What does being an authentic leader really mean?

The year was 2003, and I had just been made redundant. For the first time in my life. Until that point, I had never been “let go” in any capacity from a job. So it was a bit of a blow. Not completely unexpected, but a blow, nonetheless. My wife was not working, and we had two small boys at the time. The challenge became what to do next. 

And it was not just me who was in that position. Between 300 and 400 workers were all of a sudden worried about their future. Actually, I might even write about that whole experience in my LinkedIn Newsletter this Friday. Stay tuned. 

Back to the story. One of the people that I worked with was very concerned about where he would get his income from, moving forward. Same story, wife, kids, and a mortgage.  

He was in a quandary though, because one of the first jobs that came up was with a tobacco company. Yes, his job was going to be in the office (he was an Engineer), but there was conflict. Conflict between income and values. Conflict between job security and other’s safety. Conflict between a good job opportunity, and to have a tobacco employer on his email signature. 

What decision did my esteemed colleague make? Read on find out. 

The challenge that this Engineer faced was being truly authentic. Acting in line with his beliefs and values. And that’s what authenticity is. Being congruent. If you say you believe it, or value something, you lean into that in your decision making.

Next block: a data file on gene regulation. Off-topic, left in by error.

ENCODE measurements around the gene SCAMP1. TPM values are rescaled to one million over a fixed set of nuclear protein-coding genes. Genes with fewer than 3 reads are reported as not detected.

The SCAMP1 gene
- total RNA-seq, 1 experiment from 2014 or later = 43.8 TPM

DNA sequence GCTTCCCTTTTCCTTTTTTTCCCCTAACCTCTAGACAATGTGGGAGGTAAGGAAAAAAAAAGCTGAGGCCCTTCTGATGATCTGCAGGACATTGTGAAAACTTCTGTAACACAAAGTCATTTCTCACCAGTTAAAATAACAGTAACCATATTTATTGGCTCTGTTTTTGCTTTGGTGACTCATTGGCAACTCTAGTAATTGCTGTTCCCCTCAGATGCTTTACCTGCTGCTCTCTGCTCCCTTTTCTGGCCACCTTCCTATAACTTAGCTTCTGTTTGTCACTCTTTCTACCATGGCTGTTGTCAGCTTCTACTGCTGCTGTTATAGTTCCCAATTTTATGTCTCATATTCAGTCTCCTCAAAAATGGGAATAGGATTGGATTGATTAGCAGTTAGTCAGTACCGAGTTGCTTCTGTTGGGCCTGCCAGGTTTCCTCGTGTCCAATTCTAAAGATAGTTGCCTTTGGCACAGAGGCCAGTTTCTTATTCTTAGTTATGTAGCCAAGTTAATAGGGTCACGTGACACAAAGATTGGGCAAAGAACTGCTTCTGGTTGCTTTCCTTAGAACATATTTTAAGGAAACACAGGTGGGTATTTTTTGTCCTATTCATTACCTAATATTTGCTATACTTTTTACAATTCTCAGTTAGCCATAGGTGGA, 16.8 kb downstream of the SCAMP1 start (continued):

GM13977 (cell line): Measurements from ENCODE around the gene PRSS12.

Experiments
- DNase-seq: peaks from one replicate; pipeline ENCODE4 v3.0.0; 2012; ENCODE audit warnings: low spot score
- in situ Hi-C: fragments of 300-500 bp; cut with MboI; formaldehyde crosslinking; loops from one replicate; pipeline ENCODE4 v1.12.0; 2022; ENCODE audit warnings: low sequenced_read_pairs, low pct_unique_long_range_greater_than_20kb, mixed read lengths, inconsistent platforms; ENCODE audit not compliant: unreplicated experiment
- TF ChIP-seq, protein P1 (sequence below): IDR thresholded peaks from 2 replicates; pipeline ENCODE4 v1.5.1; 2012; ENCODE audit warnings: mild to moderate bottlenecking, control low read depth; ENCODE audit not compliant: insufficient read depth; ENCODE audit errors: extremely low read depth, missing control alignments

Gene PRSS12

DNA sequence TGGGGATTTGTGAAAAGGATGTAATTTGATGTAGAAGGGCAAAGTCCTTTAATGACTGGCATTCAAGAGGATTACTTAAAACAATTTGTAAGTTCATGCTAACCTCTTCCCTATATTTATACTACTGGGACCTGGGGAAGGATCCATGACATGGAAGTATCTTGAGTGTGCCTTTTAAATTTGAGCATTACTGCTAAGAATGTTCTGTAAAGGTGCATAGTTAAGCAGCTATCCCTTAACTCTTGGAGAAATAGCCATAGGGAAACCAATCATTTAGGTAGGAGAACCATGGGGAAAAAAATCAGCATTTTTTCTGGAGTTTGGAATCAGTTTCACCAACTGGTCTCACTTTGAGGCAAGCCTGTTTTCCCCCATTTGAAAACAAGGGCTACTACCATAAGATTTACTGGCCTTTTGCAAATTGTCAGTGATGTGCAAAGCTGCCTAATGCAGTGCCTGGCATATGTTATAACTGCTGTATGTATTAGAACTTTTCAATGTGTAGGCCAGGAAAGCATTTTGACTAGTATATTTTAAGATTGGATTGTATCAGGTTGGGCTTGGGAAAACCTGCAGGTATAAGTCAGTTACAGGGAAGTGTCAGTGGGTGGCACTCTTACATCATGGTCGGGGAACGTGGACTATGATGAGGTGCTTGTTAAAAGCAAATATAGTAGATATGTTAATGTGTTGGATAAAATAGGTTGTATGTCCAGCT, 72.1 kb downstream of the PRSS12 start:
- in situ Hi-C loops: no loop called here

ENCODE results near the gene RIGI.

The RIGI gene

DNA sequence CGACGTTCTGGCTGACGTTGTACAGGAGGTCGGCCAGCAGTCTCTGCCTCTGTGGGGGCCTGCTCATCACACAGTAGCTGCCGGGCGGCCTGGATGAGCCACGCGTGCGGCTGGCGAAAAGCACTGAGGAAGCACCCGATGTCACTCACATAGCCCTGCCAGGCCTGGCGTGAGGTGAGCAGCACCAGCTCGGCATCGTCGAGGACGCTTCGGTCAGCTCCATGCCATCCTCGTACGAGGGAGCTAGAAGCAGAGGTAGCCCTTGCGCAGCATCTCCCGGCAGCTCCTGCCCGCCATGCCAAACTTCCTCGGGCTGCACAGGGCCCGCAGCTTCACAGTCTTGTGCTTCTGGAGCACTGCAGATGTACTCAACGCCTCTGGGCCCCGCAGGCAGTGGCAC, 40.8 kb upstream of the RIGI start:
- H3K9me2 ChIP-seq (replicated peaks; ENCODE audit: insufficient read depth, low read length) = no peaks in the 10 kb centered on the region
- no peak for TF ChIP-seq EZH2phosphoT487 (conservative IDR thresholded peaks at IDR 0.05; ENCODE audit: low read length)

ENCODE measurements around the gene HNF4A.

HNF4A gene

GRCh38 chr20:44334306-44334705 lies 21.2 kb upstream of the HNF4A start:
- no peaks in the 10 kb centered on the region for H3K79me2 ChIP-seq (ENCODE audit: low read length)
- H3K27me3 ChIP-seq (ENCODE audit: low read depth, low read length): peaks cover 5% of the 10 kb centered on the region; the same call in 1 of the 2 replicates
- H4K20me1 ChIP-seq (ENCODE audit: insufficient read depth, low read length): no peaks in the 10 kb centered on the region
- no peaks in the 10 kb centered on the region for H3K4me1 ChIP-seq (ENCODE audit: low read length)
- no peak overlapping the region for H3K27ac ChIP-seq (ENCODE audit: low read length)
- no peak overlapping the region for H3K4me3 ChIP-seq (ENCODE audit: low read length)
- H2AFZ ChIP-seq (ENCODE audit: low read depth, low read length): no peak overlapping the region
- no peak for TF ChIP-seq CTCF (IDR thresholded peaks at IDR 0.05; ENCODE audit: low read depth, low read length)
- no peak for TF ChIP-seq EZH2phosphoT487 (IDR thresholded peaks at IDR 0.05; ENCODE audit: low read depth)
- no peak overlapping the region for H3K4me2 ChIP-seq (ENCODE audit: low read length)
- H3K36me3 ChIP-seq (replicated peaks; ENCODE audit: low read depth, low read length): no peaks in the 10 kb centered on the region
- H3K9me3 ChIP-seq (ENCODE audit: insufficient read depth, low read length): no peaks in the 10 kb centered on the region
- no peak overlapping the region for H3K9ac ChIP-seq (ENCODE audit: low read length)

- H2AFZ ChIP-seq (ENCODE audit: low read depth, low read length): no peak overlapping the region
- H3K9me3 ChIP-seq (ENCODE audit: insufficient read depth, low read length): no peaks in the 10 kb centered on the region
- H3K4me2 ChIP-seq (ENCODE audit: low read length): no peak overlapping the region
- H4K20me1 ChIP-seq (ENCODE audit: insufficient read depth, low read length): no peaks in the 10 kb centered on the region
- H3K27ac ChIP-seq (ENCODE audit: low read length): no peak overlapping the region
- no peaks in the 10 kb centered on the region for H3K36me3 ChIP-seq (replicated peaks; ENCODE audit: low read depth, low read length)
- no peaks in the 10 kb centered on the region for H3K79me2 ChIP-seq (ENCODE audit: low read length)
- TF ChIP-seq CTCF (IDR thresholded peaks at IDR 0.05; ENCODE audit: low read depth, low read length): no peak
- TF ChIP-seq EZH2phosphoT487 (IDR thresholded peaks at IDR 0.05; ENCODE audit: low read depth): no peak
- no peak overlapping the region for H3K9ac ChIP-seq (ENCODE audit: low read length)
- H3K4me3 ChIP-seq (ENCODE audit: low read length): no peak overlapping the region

I have always had an issue with being authentic because I used to think it was being able to say what you thought, unfiltered, and unhinged. Just say it as it is. That is not the case. Being authentic is quite the opposite to that – and it is acting in a way that doesn’t hurt others. It is about controlling your languaging and caring enough to be a good human. Whilst sticking to your beliefs and values. Doing what is right, in the right way, not what is popular. 

So, what does authenticity look like in action? 

1. Authenticity incorporates integrity 

The first part of authenticity is having high integrity. Which means you say what you are going to do and then you do it. That is the integrity piece. 

The authentic piece is about being able to say why you made this important decision, and why it aligned with your beliefs and values. I keep using these two words, because they are big drivers of our behaviour. Beliefs drive our behaviour unconsciously (through our habits), and our values drive our behaviour consciously (though our decisions). 

You can’t be authentic until you are clear on what you stand for, can language that, and then can make decisions based on those things. Without compromise. That is authenticity in a nutshell. 

2. Authenticity incorporates intent 

We are in 2023 people. The hay days of the 1900s are behind us, and our decisions and language needs to carry the weight of care with it.  

That is not to say you don’t have the hard conversations. It is to say that you plan those, stick to the script, and have the right intent before launching into the conversation. Intent always comes first.